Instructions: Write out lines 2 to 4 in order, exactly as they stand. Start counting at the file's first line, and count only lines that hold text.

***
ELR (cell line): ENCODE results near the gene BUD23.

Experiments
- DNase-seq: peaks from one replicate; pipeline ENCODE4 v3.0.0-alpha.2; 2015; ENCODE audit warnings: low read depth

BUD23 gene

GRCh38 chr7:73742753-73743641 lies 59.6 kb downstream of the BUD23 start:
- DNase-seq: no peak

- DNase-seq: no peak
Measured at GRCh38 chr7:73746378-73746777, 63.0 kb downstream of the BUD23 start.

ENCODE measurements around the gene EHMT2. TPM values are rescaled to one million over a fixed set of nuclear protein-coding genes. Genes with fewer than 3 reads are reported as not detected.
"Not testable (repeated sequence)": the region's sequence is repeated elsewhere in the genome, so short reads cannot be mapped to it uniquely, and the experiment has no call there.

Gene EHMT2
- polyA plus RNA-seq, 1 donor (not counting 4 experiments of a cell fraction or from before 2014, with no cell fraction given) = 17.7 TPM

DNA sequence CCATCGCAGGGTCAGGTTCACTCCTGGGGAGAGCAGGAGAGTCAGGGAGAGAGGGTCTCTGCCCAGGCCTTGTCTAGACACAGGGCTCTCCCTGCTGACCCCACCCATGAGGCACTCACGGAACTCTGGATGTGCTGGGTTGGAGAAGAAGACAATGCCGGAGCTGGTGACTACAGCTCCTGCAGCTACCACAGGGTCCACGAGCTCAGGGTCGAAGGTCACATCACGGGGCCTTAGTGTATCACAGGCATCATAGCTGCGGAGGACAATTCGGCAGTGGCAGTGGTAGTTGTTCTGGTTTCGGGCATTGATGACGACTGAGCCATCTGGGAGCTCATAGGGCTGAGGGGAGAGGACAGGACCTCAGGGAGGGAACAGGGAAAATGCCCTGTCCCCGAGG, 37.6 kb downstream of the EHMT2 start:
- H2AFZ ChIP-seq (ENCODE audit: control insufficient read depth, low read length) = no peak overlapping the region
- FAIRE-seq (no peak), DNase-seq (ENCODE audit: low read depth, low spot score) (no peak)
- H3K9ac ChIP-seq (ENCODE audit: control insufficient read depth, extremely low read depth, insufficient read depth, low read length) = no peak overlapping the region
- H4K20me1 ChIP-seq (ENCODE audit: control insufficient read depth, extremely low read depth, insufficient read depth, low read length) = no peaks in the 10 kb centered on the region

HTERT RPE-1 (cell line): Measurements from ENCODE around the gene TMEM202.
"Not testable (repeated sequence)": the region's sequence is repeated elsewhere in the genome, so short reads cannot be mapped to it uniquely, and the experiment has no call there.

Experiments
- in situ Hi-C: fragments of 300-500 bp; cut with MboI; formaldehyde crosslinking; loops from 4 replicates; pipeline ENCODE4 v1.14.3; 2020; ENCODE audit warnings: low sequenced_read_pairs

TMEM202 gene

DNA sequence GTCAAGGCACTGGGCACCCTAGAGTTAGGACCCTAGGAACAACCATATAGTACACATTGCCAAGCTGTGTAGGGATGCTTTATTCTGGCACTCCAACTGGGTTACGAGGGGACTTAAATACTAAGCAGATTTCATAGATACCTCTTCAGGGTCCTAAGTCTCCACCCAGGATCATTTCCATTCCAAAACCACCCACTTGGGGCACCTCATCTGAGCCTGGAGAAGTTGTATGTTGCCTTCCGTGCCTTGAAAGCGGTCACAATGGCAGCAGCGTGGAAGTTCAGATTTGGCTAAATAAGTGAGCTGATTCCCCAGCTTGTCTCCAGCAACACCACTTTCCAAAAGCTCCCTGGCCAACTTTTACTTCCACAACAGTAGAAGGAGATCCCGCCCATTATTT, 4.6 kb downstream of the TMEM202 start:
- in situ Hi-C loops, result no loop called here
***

Experiments
- DNase-seq: peaks from one replicate; pipeline ENCODE4 v3.0.0-alpha.2; 2015; ENCODE audit warnings: low read depth

BUD23 gene